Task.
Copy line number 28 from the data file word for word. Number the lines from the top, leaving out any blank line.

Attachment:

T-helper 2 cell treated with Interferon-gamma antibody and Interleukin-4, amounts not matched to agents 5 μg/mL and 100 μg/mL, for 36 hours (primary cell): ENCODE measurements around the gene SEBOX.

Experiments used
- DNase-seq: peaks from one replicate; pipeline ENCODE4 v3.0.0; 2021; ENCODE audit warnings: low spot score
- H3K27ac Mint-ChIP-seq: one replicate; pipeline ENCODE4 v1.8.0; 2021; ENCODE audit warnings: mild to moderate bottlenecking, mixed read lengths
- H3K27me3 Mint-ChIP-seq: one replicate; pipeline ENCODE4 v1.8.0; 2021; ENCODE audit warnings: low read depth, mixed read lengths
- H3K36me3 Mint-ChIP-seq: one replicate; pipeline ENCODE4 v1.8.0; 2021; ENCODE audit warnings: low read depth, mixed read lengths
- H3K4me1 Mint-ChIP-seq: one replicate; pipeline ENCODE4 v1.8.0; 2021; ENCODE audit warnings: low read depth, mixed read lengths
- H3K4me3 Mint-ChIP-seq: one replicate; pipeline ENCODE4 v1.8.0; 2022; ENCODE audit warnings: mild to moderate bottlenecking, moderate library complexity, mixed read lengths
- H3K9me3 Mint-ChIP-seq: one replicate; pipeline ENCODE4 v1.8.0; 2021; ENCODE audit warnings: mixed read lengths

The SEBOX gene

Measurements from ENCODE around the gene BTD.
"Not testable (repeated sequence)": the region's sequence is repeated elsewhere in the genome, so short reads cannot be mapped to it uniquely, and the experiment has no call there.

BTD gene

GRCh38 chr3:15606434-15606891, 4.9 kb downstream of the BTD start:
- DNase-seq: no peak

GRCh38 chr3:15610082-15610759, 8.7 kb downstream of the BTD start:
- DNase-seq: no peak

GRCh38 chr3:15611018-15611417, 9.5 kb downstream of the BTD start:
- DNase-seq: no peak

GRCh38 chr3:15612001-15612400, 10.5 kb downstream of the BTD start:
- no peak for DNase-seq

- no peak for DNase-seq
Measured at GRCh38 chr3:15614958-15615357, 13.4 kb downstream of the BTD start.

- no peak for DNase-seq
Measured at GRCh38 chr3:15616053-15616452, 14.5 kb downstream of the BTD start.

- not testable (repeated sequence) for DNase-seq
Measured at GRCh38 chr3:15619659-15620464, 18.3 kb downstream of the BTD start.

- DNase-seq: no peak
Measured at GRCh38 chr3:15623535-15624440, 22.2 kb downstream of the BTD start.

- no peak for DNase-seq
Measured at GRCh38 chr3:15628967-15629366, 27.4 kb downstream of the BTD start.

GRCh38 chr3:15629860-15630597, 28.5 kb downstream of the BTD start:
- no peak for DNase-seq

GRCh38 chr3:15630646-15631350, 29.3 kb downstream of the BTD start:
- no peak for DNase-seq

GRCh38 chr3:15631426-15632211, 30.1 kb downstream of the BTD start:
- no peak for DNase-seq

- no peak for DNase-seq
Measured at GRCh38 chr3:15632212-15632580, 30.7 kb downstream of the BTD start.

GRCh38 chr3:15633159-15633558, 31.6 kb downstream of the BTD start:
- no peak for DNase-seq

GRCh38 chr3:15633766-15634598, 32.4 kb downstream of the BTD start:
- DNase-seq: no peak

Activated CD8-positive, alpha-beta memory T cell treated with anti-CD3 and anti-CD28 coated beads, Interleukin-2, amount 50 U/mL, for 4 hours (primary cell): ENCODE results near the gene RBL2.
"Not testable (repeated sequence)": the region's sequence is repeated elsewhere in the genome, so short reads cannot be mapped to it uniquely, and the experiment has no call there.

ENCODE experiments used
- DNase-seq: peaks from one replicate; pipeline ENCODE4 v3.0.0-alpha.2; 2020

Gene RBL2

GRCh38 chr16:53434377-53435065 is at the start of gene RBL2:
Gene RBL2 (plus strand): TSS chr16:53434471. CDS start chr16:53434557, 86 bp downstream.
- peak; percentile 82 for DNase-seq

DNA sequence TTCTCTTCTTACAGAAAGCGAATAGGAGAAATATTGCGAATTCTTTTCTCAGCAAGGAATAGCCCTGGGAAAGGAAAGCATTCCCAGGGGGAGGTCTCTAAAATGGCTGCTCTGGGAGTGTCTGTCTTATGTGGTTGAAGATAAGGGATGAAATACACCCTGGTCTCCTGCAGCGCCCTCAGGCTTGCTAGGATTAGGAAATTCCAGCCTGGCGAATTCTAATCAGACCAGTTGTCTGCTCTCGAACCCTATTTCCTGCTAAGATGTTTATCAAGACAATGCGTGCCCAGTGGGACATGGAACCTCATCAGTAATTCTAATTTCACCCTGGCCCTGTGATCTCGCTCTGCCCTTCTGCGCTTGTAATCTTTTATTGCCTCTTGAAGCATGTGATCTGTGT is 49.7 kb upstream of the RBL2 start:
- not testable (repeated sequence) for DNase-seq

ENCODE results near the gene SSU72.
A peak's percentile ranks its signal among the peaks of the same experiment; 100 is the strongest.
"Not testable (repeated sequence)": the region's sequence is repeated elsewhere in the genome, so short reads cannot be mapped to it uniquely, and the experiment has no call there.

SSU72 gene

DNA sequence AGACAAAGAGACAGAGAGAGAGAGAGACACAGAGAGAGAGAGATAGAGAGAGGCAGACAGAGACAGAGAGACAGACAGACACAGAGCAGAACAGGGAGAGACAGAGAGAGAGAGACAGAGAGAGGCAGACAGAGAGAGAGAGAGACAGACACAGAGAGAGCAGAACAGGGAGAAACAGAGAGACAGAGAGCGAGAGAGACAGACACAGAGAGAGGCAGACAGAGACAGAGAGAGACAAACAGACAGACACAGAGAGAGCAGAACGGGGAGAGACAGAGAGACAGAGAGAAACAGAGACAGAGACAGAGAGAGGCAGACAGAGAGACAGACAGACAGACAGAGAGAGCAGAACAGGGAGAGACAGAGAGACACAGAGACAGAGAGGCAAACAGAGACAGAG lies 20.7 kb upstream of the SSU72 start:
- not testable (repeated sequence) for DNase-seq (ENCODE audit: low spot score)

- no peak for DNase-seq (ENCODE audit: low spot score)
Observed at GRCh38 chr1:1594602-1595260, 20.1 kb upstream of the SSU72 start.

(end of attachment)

- DNase-seq: no peak